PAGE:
Cleaning your brass is a necessity. Foreign material in or on our cases can cause all kinds of problems. Damage to expensive reloading dies, damage to rifles, and various other issues can arise if proper care is not taken.
Reading pressure is a required skill that all shooters must have. Whether you are shooting factory ammunition or your own handloads, you absolutely must be able to detect and interpret pressure signs on your fired brass.
Precision rifles are only one part of a much larger system. You can have the most precise and accurate rifle in the world, and it will be for not without everything else being on point. The shooter must do their job by accounting for environmental conditions, breaking the shot correctly, and driving the rifle properly.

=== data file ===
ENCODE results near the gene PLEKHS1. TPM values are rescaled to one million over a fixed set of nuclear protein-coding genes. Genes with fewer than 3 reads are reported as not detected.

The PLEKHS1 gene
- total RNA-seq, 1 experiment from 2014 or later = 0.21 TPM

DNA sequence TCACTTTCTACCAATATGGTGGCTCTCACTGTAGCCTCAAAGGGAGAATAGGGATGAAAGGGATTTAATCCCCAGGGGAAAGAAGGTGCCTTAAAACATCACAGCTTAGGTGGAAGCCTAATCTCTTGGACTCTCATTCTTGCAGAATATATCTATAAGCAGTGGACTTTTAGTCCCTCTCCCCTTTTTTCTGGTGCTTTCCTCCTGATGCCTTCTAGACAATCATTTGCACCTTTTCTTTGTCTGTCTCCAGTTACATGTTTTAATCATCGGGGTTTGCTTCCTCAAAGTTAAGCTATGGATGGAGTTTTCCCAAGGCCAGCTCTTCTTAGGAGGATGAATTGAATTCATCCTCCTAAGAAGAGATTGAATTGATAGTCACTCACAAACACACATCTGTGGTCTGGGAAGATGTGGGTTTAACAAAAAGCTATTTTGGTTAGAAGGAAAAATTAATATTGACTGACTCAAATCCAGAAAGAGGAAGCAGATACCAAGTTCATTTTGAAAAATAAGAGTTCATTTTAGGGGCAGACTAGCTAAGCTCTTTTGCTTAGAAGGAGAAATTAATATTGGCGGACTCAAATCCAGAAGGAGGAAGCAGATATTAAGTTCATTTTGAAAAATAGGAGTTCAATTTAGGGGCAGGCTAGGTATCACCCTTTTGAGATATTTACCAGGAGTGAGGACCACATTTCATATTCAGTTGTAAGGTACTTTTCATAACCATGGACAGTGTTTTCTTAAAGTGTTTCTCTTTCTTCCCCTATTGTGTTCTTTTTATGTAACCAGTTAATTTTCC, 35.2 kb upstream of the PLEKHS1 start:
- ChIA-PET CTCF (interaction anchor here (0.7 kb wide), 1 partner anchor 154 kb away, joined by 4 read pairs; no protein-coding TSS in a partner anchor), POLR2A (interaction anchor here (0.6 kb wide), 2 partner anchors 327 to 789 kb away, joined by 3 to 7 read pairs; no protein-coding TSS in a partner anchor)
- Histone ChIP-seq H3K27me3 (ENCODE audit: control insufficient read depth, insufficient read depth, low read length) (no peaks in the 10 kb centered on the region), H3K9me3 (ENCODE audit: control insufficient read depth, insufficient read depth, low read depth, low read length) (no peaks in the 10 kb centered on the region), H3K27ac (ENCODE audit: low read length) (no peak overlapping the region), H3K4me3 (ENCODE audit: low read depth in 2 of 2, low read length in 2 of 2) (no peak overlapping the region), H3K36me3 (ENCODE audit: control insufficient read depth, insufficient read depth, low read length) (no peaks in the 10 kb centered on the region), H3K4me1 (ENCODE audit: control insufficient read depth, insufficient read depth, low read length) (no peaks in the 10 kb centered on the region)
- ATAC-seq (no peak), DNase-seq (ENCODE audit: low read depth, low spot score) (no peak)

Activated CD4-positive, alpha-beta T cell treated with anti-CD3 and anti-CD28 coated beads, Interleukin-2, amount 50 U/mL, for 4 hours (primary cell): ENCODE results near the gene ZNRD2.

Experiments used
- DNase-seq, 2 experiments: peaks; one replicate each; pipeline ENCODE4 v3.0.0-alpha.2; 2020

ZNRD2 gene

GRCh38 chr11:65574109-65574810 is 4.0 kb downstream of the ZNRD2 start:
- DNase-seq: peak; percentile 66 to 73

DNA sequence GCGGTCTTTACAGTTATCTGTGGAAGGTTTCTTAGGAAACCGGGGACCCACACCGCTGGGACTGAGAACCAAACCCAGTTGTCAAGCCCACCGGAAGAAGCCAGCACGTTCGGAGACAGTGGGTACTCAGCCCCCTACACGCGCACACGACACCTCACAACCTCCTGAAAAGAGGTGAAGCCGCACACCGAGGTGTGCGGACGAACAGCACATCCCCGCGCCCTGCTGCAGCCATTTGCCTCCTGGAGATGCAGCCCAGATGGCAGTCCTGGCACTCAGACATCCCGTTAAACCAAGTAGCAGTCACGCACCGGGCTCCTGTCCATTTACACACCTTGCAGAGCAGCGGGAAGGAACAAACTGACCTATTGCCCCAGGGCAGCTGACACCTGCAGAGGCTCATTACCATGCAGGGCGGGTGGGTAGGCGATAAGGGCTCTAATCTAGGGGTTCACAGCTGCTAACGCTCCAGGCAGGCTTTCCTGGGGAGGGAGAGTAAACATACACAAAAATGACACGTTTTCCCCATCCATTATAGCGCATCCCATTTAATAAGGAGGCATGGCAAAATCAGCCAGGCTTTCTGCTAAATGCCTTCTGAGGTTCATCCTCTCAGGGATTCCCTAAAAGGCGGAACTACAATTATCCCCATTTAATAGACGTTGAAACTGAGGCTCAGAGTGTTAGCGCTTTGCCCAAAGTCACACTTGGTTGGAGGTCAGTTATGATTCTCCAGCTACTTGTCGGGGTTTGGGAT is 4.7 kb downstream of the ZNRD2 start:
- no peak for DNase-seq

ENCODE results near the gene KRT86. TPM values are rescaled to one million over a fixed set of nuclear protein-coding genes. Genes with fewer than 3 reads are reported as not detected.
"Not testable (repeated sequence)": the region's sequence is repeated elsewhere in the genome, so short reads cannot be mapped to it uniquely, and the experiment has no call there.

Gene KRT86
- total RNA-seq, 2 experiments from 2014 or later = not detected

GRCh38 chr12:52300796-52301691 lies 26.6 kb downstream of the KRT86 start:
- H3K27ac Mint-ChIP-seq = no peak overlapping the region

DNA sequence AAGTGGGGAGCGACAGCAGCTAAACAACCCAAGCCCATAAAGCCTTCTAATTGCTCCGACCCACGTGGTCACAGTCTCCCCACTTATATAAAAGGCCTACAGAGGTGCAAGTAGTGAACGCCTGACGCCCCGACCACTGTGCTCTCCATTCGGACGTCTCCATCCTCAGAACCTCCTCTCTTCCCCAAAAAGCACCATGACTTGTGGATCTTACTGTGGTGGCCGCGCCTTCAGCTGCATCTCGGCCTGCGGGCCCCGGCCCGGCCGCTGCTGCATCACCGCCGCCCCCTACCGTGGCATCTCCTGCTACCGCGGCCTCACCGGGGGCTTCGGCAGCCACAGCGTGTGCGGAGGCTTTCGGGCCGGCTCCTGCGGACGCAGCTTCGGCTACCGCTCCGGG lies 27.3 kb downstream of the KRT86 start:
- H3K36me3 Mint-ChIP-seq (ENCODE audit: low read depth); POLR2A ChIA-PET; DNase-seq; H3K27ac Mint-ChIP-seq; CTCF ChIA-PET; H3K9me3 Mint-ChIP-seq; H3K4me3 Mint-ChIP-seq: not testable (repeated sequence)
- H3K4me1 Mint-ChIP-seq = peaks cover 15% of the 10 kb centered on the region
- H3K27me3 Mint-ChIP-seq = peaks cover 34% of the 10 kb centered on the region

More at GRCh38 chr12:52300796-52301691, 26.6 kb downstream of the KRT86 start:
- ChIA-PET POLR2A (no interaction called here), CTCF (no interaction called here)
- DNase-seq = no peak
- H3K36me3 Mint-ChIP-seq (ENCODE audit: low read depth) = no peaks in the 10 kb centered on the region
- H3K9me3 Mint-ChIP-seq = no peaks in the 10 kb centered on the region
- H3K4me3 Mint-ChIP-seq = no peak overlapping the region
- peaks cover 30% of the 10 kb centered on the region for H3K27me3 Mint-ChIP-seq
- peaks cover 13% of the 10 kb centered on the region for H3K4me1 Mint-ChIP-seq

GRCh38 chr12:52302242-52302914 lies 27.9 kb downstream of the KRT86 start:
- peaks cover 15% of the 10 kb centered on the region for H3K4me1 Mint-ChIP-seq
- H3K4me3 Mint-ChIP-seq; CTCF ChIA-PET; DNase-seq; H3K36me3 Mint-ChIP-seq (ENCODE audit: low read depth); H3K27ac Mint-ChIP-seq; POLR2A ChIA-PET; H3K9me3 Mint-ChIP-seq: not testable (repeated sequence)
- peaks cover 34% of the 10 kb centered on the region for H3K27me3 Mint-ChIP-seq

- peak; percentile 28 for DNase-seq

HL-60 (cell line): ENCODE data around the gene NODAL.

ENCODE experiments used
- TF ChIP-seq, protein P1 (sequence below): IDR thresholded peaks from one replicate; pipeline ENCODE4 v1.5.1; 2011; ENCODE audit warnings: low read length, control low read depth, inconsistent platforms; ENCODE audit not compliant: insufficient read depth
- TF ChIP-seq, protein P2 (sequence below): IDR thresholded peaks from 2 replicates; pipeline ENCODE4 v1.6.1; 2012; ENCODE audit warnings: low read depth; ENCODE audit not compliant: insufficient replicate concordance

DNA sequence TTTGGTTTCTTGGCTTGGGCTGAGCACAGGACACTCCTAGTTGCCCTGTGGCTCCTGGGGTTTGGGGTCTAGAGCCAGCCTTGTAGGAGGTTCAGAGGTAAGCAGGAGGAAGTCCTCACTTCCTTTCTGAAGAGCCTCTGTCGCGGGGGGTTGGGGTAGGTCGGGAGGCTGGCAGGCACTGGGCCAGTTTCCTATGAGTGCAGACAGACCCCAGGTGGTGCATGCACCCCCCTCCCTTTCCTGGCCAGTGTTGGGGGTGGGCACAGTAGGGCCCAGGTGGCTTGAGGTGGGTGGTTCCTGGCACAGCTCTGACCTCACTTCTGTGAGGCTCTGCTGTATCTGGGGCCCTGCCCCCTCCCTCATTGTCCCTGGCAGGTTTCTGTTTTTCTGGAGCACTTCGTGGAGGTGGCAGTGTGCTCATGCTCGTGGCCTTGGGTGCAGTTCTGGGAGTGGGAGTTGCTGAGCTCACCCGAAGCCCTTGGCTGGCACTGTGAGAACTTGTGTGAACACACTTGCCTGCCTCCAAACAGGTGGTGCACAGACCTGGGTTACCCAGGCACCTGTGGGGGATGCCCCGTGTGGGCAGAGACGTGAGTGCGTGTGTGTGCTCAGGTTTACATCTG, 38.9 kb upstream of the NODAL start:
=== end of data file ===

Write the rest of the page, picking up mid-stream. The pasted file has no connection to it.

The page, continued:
Weighing powder charges when handloading ammunition is something that requires a certain level of accuracy and consistency. I routinely read tales of woe regarding digital scales among the threads in the reloading sections on various websites. Some people have positive experiences with certain brands while others experience little or no success with any brand.
A simple guide on how to anneal correctly, every time, regardless of brass type or flame type.
As with any precision activity, accurate and precise shooting requires accurate and precise record keeping, so you can track your progress and eliminate variables.